Maximum Likelihood Analysis Question

Wnn System Account wnn at evolution.genetics.washington.edu
Tue Aug 20 02:33:38 EST 1996


In article <32195115.7240 at vims.edu>, Mark Siddall  <mes at vims.edu> wrote:
>Ron Kagan wrote:
>> ... to reject the null hypothesis of the molecular
>> clock?  Is p<0.05 still the standard, or should I use a stricter criteria
>> (p<0.01)?
>
>Sorry?!!
>Since when is the molecular clock a reasonable null hypothesis?!!!
>
>Molecular phylogenetics in the late 20th century... limited by the 
>arbitrariness of Joe Felsenstein's imagination and Linus Pauling's 
>presumptions???
>
>[no offense Joe... ].

(1) Sure I take offense!   But come to think of it you have put me in
    awesomely good company there!   So, thanks.

(2) The molecular clock is a good, useful, fruitful approximation.
    It is more true the more closely related are the species.  If you're
    comparing archaebacteria to eubacteria to eukaryotes, it is wierd to
    assume it.  If you're doing phylogenies within a genus of dicky-birds,
    it is a natural thing to test.   Does anyone imagine that they would
    have grossly-different rates of molecular evolution?  It would be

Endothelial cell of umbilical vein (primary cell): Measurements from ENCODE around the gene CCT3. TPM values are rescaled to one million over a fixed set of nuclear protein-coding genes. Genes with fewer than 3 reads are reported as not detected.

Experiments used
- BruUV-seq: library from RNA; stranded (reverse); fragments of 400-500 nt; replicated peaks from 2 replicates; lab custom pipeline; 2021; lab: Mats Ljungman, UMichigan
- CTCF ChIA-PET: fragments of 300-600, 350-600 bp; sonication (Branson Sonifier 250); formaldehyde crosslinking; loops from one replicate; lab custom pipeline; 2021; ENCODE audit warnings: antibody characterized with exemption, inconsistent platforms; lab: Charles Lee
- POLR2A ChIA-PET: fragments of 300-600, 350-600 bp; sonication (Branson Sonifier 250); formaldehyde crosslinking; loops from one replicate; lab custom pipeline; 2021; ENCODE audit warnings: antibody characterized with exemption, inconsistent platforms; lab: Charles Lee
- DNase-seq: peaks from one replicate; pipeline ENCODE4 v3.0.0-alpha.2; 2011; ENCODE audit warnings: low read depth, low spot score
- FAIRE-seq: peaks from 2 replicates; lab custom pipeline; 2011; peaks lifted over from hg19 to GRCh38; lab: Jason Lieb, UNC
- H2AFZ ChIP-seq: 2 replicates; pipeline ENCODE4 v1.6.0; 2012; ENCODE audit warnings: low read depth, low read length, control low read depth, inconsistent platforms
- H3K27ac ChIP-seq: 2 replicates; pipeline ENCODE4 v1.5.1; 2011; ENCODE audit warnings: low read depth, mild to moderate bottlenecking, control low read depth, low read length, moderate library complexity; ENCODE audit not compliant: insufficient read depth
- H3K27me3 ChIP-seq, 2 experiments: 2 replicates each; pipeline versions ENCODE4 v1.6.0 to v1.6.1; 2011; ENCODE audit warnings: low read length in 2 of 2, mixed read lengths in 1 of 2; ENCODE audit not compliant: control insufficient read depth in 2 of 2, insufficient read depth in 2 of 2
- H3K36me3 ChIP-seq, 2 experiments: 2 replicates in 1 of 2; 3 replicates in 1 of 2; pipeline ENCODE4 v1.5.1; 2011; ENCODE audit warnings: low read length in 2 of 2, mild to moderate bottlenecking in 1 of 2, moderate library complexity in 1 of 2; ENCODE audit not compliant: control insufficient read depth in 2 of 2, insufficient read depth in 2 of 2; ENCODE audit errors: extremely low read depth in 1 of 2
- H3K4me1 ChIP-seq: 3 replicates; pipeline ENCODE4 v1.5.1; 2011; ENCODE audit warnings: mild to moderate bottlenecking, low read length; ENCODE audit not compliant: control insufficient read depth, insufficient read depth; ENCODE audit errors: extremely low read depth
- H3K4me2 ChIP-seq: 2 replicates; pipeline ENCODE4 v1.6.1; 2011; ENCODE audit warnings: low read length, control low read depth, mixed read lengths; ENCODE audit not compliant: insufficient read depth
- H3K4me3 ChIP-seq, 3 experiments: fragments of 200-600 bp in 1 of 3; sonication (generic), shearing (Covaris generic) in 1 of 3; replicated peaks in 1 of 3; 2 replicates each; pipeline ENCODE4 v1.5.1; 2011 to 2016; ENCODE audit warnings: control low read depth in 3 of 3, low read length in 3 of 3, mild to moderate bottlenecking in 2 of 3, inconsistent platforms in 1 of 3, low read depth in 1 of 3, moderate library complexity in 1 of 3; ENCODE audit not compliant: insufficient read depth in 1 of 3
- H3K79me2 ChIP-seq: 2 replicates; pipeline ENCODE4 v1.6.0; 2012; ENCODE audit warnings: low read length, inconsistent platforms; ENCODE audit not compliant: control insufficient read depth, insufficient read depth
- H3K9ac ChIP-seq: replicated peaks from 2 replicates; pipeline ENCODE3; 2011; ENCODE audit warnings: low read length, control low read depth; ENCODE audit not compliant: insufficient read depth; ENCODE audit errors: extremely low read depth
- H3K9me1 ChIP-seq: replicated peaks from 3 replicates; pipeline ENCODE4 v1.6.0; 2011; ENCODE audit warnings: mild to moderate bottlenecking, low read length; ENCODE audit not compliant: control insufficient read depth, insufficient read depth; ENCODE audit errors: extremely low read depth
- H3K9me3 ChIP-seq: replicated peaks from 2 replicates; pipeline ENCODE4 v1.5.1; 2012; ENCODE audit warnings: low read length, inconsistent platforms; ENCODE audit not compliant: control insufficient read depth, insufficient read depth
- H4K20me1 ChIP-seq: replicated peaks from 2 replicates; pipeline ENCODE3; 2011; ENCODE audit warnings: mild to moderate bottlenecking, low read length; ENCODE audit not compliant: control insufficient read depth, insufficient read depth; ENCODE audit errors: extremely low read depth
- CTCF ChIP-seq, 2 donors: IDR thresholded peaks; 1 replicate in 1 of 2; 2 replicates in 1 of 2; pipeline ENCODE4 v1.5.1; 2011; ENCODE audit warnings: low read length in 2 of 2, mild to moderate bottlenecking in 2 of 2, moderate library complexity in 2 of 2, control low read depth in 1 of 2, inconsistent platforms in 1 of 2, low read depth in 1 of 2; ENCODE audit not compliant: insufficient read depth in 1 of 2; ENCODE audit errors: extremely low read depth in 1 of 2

strange if they did.  Morphology is, of course, a different matter.

(3) The molecular clock has been denounced so loudly as nonexistent by
    phylogenetic systematists (and non-parsimony methods frequently, and
    wildly inaccurately, asserted to inherently assume it) that it would be
    helpful to science to have it defended.  It is not true.  But it is
    often pretty nearly true for closely related beasts.  It is therefore
    often worth testing.

Molecular phylogenetics in the early 21st century ... limited by
myths of the total invalidity of the clock?

-- 
Joe Felsenstein         joe at genetics.washington.edu     (IP No. 128.95.12.41)
 Dept. of Genetics, Univ. of Washington, Box 357360, Seattle, WA 98195-7360 USA



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